Although LIGO was a task that had no small team could have achieved, a new spectrum of astronomical observation opens, initial breakthroughs being a meticulous demonstration of past hypotheses. The consortium assigned any measured deviation from theory to the instrument's error, making it logically impossible to breach expectations. LIGO was built to validate the highly disruptive theory of general relativity suggested exactly 100 years before. In November 1915, when the Prussian Academy of Sciences first heard that "the discovery of 20th century th" it was made by a single author: Albert Einstein, the ultimate small team. The idea of ​​gravity waves and their measurement both advance science, but in very different ways.

Moreover, given the perceived benefits of large teams, there is evidence that finance agencies may prefer larger teams unless even both are equally qualified. It can contribute to a self-fulfilling prophecy that slowing supports disproportionate teams. If we are not serious about supporting and nurturing small teams that interfere with conventional thinking by generating new directions, it is possible that innovation, the economic growth engine, will slow down. Without small teams we can never find the new problems for large teams to solve or the new products for large teams to develop.

This means that both types of teams are crucial to the long-term vitality of innovation: while small teams can drive disruption and innovation, larger teams can pick up the ball and engage in greater development of a given area like part of a skilled cycle.

These ideas also apply to business. In recent times, it has been easy to believe that adding another member or three to a team will always be the right choice – or at least not hurt. Our research shows that this is not true. Creating larger teams is likely to shift focus and outcome from disruptive to developmental. For the most innovative projects trying to disrupt a field and move the needle dramatically, one might have to consider how to shrink the team's size.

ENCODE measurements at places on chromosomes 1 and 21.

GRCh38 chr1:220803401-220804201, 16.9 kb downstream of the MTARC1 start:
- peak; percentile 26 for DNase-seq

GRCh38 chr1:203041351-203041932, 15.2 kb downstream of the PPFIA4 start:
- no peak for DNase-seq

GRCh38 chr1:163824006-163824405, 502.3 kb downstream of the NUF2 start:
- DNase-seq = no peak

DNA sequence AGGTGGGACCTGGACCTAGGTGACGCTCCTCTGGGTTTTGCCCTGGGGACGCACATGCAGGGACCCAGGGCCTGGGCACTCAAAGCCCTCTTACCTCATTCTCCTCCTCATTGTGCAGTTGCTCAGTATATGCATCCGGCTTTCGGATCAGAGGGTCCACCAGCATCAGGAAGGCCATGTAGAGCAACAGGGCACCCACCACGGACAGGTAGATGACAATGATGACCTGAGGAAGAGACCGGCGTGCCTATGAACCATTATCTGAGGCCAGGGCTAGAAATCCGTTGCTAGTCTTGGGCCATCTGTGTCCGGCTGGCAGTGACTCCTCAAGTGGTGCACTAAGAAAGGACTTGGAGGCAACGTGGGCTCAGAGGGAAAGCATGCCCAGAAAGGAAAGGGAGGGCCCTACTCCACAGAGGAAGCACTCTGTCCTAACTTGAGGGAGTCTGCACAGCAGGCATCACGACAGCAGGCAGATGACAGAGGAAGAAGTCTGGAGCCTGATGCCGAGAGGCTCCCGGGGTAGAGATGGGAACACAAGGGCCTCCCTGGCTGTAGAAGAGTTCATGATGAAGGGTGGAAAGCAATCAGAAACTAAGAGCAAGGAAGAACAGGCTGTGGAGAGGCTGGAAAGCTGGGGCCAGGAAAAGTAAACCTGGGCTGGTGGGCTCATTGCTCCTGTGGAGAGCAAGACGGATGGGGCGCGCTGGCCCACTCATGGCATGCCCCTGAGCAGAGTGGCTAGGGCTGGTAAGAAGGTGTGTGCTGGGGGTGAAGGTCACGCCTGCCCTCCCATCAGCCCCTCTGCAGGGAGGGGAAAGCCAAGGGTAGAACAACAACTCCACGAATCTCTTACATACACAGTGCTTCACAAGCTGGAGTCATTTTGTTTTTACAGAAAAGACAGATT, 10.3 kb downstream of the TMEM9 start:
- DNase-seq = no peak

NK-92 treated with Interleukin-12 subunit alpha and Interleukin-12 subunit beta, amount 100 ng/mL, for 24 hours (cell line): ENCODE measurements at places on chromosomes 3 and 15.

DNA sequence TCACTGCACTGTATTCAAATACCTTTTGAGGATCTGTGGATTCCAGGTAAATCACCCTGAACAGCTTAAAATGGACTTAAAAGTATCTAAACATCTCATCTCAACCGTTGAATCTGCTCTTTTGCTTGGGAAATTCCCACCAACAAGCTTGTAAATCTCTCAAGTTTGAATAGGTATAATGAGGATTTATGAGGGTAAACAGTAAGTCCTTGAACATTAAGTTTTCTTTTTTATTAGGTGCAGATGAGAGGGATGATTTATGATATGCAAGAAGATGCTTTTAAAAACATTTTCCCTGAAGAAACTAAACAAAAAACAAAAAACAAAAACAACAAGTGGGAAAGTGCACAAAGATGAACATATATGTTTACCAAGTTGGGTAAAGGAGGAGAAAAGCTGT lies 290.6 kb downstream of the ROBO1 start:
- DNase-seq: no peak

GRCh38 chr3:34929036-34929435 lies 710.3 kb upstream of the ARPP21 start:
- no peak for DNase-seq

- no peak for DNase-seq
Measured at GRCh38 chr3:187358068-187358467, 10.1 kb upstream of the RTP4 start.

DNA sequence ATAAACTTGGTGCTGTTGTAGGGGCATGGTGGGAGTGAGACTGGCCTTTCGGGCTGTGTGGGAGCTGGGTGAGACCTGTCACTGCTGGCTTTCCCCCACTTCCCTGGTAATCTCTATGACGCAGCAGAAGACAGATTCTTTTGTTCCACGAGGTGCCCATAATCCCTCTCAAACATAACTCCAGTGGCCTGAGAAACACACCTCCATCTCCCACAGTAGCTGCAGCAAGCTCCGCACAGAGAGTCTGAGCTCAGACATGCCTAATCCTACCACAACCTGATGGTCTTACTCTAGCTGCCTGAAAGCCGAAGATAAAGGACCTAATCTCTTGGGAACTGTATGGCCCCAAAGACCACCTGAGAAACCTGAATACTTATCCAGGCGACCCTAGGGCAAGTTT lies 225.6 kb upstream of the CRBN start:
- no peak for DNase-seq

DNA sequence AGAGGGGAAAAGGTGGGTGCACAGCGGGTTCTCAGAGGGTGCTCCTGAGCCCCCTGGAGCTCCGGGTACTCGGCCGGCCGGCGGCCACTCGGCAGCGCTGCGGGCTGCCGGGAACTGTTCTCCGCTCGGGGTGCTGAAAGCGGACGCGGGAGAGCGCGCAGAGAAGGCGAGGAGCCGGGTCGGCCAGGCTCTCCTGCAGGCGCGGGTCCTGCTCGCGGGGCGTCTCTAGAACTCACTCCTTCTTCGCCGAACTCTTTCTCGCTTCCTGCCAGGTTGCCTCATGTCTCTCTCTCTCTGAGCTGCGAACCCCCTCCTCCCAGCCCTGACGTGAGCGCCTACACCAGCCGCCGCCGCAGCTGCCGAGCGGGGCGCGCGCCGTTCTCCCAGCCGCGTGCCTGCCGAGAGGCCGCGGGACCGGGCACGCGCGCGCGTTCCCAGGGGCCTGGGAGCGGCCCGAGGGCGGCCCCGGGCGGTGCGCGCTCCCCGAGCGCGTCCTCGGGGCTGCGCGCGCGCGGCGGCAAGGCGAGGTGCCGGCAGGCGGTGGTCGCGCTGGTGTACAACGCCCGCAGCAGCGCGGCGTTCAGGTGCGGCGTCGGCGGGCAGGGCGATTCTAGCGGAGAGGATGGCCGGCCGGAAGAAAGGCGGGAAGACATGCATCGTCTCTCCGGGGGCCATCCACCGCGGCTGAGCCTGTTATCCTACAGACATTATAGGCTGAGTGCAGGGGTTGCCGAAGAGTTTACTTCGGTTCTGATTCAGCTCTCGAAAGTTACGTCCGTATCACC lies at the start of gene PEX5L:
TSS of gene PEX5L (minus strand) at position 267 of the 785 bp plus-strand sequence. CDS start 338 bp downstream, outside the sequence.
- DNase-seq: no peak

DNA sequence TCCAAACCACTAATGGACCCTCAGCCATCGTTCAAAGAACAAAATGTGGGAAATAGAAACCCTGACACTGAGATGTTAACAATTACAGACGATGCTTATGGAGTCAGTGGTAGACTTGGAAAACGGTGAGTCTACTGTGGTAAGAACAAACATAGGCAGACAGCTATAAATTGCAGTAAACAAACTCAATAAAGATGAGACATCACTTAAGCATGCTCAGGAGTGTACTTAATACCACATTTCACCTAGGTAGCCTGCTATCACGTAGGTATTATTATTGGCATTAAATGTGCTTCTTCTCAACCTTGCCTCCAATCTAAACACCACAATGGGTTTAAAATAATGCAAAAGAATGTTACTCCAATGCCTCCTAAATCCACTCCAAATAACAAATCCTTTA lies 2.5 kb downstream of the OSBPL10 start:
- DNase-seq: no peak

Jeff Bezos famously said, "If you can't feed a team of two pizzas, it's too big." We need larger multidisciplinary business teams to solve increasingly complex global problems, but smaller ventures and teams within They are crucial to nimbly searching through new opportunities and identifying next year's transformative innovations. It is therefore crucial to ensure that different types of teams can work together, for greater overall performance within and across companies and industries.

Bottom line is: Bigger is not always better. Finding the right team size for the job can be the first question for tomorrow's leaders to respond to unlocking their business potential.